Virginia Insurance Commissioner James M. Thomson of Alexandria, once one of the most powerful members of the General Assembly, was narrowly nominated by House and Senate Democrats today to fill a seat on the influential State Corporation Commission.
Thomson is expected to become the first Northern Virginian to serve on the three-member commission that is considered one of the most powerful state regulatory bodies in the nation.
It oversees a broad range of business practices in the state and decides utility rate cases worth billions of dollars.
Thomson still faces a formal vote by the full General Assembly, which is controlled by the Democrats.
Thomson, a former majority leader in line to be House speaker, saw his 22-year career in the House come to an end in 1977 when he lost a celebrated and bitter election campaign that became focused on his refusal to support the Equal Rights Amendment in the legislature.
Thomson won 47 to 45 today over former Democratic legislator Edward E. Lane of Richmond, a 1977 candidate for attorney general, after three other candidates were eliminated. Thomson and the four others lobbied the legislators for months before today's vote.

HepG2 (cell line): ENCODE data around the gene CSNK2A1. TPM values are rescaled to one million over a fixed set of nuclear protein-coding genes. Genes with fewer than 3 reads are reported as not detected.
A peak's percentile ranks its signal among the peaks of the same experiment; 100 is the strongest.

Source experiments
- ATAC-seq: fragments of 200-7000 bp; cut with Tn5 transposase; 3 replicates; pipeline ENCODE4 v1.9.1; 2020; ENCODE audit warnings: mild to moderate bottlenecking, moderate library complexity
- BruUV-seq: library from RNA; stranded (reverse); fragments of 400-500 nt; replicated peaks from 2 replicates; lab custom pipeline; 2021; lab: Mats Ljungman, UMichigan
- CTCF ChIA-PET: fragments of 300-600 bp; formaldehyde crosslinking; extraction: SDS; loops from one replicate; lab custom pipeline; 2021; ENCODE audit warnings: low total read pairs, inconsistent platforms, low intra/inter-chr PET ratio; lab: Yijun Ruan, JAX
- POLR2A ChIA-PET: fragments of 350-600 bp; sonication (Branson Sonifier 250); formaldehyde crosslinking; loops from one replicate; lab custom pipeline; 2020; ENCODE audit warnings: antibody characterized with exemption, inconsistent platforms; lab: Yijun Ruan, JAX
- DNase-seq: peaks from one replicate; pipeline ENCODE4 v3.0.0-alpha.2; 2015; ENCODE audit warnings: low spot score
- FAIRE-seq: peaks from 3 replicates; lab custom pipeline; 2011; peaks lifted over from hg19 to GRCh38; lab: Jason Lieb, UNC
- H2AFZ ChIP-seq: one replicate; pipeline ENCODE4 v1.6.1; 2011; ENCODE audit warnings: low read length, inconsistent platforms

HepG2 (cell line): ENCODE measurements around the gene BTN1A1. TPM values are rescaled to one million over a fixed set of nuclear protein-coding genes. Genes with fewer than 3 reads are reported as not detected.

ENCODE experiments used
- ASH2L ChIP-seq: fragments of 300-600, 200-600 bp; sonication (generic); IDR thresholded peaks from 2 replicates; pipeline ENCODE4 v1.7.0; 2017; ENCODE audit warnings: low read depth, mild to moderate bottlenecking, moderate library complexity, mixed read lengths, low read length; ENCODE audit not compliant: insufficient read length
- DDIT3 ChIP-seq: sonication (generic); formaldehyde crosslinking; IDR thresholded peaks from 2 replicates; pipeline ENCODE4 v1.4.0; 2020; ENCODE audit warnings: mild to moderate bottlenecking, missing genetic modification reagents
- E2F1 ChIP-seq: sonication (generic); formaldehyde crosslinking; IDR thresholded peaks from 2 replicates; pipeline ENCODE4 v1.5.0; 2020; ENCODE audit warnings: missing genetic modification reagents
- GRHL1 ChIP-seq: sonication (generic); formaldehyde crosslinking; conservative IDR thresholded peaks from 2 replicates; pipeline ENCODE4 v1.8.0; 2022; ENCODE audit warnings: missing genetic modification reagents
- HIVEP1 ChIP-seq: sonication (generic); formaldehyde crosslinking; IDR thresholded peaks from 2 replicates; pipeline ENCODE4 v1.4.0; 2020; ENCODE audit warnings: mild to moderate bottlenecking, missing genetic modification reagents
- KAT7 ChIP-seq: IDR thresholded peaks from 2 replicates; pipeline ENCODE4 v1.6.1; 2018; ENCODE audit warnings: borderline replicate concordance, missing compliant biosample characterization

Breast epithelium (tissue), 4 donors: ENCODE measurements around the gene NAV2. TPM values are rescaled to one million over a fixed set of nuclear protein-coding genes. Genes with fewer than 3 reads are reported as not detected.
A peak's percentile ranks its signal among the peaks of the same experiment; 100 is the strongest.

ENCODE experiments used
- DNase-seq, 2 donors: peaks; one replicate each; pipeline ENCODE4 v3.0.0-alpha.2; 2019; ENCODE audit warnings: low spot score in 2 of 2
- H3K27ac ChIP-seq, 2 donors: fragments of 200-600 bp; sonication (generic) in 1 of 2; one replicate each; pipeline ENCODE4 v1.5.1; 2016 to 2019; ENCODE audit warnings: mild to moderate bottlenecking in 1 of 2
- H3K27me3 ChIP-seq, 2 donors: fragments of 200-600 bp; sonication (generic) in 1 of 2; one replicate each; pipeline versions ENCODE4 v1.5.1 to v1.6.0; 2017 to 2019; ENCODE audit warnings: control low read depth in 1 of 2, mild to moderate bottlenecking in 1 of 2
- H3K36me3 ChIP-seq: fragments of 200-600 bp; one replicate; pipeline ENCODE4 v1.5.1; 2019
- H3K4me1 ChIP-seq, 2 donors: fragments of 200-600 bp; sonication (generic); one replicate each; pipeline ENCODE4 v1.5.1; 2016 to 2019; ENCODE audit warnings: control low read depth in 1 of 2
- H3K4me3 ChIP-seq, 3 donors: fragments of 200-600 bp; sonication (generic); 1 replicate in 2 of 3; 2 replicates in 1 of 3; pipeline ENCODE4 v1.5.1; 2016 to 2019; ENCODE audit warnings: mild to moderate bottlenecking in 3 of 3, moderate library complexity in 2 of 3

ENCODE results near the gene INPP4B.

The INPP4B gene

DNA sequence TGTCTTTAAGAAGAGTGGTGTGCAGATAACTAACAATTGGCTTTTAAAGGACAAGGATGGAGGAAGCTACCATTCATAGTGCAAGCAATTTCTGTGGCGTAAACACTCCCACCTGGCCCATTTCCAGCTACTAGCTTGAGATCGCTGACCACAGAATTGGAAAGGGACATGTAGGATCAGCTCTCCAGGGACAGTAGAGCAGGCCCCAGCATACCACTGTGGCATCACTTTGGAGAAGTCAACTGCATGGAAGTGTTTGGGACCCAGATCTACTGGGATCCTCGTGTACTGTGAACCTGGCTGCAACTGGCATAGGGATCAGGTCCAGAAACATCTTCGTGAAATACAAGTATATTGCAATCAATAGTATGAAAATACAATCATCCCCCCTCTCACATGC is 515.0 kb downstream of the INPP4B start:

Outside of high judicial appointments, the SCC posts are considered some of the best patronage plums awarded by the assembly.
Thomson won strong support from Northern Virginia legislators for the $64,000-a-year post despite the ERA dispute, which also was a factor in his failure to win appointment to a circuit court judgeship in 1979.
"I think that's all ancient history," said Sen. Clive L. DuVal II (D-Fairfax), head of the Northern Virginia caucus and a leader in the fight to hold down utility rates. "I don't think that will affect his ability to rule on telephone rates."
Democratic Dels. Mary Marshall of Arlington and Marian Van Landingham of Alexandria also strongly supported Thomson for the job. "He's big. He's tough," said Marshall.
Both of the legislators said they expect that Thomson will have a strong voice on consumer issues. "He told me he would see that the SCC holds hearings in Northern Virginia," Van Landingham said. The SCC appointed Thomson insurance commissioner in 1981.
Thomson will fill a vacancy created by Commissioner Junie L. Bradshaw, who was elected to a second six-year term on the SCC last year but has decided to resign and enter private business.
The other candidates were Judge William R. Murphy of the Prince Edward County Circuit Court, who had the support of much of the House leadership; Prince William lawyer Daniel H. Borinsky, and SCC General Counsel Lewis S. Minter of Roanoke.